I’ve said before that science fiction and fantasy are very large, encompassing genres. That means I can be the most technical, nigh tedious technical hard science fiction, or a light Other Genre with the flavor of fantasy. When I went to writer’s groups, it was with a variety of different “literary” and “genre” writers, and what they wanted to know varied from person to person. In short, because I want a character-driven story that details the struggles of survival on a planet, others are there because we want to witness a struggle and triumph from a more distant, but more mythical exposition. Neither of these are wrong; lots of writers are ‘influenced’ by landmark pieces such as Lord of the Rings, but they want to explore it in a different way. Epic Battles are enjoyable, but some people like things that are more homey. Some people want more political intreague. Some people hate that fantasy riff-raff and would prefer to talk history in which the work was inspired. In the post-modern movement, interpretations of the media are endless, but there remains the reality of what the writer intended, as well as what the audience has come to expect.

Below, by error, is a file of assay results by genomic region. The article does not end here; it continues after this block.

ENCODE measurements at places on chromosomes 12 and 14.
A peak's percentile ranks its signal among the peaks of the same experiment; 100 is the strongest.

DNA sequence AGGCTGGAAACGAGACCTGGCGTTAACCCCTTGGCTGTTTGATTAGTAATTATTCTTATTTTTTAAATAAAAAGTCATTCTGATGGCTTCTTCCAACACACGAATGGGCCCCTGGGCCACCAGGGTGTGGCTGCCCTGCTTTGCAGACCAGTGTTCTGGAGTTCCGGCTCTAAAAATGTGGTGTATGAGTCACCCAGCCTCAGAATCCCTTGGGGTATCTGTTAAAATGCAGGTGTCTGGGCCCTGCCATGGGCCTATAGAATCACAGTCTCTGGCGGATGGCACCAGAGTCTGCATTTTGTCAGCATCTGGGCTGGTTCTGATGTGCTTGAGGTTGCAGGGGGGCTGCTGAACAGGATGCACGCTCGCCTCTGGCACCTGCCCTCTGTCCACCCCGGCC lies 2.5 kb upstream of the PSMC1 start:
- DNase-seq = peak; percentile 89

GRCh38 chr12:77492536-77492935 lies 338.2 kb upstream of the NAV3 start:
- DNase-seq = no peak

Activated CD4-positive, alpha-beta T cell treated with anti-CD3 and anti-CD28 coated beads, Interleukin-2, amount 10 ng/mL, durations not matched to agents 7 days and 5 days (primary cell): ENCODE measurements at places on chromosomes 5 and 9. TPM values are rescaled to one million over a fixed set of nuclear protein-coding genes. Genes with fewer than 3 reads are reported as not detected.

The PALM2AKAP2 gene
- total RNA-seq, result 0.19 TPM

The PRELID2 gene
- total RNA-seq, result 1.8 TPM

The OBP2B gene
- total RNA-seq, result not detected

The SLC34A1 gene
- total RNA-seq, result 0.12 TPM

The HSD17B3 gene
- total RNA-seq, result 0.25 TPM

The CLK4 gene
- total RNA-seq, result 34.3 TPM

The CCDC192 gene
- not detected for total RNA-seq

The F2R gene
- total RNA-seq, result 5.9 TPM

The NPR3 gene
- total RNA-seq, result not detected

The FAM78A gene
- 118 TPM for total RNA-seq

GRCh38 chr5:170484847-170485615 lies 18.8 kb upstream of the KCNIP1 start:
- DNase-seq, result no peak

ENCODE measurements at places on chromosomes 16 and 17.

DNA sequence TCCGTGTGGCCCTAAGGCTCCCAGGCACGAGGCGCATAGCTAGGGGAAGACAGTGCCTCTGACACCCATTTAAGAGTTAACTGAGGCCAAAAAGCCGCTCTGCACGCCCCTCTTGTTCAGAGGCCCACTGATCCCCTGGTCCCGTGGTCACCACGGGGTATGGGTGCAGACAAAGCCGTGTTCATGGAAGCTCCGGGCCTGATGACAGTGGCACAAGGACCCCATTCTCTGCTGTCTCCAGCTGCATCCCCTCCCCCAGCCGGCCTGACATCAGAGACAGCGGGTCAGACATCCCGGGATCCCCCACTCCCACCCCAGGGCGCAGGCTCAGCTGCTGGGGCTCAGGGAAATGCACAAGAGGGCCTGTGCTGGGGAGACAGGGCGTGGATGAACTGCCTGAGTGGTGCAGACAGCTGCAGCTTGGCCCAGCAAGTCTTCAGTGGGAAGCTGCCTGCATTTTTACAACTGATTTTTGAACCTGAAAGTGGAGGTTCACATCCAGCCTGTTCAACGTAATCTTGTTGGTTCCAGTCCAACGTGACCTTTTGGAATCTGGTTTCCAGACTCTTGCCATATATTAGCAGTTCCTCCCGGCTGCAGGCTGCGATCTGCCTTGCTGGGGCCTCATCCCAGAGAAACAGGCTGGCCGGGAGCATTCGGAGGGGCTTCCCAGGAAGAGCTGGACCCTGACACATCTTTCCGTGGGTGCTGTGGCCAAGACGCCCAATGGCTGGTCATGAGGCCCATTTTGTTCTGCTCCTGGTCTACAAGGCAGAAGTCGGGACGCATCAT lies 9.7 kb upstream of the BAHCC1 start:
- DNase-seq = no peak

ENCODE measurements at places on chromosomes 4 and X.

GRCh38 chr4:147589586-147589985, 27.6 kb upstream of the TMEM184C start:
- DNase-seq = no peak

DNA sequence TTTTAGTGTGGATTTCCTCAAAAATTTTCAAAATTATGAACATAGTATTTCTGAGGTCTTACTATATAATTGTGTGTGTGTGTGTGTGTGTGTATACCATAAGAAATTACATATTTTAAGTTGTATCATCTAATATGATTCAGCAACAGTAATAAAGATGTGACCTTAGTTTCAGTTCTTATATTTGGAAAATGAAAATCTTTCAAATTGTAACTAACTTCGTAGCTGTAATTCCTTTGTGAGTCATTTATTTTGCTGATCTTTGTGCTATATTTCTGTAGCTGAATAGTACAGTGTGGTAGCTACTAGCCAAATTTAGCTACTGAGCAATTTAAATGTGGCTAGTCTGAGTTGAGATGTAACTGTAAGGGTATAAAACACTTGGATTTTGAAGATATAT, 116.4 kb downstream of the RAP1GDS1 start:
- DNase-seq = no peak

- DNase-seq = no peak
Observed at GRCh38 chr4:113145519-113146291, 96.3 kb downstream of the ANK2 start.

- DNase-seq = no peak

In other words, the original Fans of Star Wars are older now, and they think Star Wars is for them, and they might be okay with older characters and less shinanigans. Some fans remember it as part of their childhood, and assume Star Wars is for them. (I can’t even get into all the EU stuff, obviously that is meant for older, more specific fans). Others see Star Wars as a massive brand that they can utilize to push their political agendas. I can go on and on.

What does this have to do with the TV show Disenchantment? Well, we start off with the MC bean trying to get out of her arranged marriage. Basically every Disney Princess Plot plus some others, but the show’s cruder and made for Netflix, so the intended audience doesn’t mind the vulgarity. As the show progresses, what seems like was done quickly is fleshed out a little more. There’s a lot to establish quickly, tons of characters, and as the story starts to unfold, we learn this is not really about Bean finding herself, so much as exploration between the relationship between Bean and her father as we learn she’s partially responsible for the petrification of her mother. As a comedy… well, the jokes just don’t resound with me the way other jokes in the past have, although admittedly the last few episodes were funnier than the first few. Are they trying to play it safe? If so, Woke humor ruins everything. But as a fantasy story… it’s starting to work.

Maybe it’s the sign of the times, and the style of humor works for a demographic other than myself. I don’t expect anyone to cater a tv show to me, because I’ve admitted I put on more learning lectures and music on youtube then binge-watch. I think the show has potential and I’ll still put on old episodes of Fururama or The Simpsons and laugh and enjoy the writing, but this isn’t doing it for me. I’ll probably get around to watching Season 2 just to see if it ever picks up, but as for now, can’t say I’ll ever go back to season 1 just to get a chuckle or two.